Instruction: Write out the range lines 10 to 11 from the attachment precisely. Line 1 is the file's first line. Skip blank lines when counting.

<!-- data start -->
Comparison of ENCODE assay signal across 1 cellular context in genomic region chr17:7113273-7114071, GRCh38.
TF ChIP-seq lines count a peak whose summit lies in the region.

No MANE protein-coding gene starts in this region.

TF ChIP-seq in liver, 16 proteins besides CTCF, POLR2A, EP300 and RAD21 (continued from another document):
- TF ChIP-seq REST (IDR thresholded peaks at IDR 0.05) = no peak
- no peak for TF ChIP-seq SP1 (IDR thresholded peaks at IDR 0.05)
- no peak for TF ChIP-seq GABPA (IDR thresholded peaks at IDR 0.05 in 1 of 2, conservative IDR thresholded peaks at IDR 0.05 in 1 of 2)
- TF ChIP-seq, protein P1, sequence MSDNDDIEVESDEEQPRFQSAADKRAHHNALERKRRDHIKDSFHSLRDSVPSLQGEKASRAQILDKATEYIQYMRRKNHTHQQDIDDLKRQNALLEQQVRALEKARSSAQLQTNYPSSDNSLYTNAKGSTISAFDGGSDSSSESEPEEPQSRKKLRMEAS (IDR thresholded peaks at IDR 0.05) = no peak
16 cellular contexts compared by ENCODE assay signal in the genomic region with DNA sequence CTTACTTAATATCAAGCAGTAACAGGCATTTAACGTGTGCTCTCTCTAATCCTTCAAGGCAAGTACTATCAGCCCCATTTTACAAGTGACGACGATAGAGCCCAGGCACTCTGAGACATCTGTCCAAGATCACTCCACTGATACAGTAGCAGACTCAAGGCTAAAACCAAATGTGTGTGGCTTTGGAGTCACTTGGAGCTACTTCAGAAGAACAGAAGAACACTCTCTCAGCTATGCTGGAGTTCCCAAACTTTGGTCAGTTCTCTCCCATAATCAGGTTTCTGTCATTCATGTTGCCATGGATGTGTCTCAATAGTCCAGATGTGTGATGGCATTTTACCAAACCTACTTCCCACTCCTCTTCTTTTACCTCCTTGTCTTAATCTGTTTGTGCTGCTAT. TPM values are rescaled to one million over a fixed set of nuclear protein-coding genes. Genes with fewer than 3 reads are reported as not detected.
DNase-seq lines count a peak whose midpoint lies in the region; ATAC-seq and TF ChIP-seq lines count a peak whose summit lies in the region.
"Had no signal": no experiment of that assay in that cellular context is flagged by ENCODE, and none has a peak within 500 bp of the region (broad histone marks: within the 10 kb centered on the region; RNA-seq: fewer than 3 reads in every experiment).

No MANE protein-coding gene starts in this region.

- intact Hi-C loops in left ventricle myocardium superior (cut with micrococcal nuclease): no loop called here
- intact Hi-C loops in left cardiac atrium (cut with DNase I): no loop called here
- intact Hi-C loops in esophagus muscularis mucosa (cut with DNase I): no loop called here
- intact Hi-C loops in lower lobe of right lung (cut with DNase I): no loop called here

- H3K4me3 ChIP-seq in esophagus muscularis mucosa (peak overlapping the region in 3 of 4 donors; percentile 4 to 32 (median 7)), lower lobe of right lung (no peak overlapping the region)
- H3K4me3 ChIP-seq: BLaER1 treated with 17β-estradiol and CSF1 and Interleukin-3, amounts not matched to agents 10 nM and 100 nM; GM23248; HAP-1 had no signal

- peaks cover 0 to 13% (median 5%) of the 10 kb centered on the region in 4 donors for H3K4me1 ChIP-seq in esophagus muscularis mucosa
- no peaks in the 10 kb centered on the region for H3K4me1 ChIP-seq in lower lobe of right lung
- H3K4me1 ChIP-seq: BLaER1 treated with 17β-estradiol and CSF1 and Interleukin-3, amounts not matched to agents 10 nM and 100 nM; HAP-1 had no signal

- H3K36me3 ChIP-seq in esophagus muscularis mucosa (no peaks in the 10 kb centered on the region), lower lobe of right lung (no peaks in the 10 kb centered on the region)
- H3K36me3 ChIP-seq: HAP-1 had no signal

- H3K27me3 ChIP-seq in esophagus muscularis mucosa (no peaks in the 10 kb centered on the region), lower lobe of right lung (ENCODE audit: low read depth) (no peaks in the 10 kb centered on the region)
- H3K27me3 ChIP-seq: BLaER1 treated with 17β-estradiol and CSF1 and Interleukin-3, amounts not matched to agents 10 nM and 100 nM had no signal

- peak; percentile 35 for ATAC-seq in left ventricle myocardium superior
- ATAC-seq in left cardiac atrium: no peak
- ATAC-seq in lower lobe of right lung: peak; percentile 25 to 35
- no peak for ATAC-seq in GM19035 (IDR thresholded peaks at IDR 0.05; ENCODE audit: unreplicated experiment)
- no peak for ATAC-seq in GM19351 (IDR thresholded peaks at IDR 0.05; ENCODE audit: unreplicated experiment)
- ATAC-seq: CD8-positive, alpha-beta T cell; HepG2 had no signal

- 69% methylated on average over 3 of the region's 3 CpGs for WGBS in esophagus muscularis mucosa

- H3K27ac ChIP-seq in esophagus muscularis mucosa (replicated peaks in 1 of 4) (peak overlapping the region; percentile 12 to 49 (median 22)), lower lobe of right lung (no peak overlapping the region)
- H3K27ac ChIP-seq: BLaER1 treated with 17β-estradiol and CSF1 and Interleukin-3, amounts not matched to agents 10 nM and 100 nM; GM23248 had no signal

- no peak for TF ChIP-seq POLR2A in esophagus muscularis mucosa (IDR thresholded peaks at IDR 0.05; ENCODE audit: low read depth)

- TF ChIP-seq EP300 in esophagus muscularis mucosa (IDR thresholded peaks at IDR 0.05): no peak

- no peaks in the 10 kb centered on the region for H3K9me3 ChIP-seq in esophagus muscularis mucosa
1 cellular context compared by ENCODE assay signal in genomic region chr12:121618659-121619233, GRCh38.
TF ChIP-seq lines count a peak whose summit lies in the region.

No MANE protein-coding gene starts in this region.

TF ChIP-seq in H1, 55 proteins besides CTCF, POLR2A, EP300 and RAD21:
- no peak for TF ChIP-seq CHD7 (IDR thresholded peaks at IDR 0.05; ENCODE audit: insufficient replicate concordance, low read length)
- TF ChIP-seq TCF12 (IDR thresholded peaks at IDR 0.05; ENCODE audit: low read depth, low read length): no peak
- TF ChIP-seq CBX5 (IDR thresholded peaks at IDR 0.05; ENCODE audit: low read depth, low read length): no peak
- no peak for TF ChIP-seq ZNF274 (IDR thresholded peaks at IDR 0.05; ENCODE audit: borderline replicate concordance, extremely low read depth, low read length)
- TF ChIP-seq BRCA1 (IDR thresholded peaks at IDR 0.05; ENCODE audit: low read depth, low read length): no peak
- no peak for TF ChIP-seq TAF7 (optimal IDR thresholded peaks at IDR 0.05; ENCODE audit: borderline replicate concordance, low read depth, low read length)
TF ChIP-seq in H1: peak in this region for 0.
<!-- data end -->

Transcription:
DNase-seq lines count a peak whose midpoint lies in the region; ATAC-seq and TF ChIP-seq lines count a peak whose summit lies in the region.
"Had no signal": no experiment of that assay in that cellular context is flagged by ENCODE, and none has a peak within 500 bp of the region (broad histone marks: within the 10 kb centered on the region; RNA-seq: fewer than 3 reads in every experiment).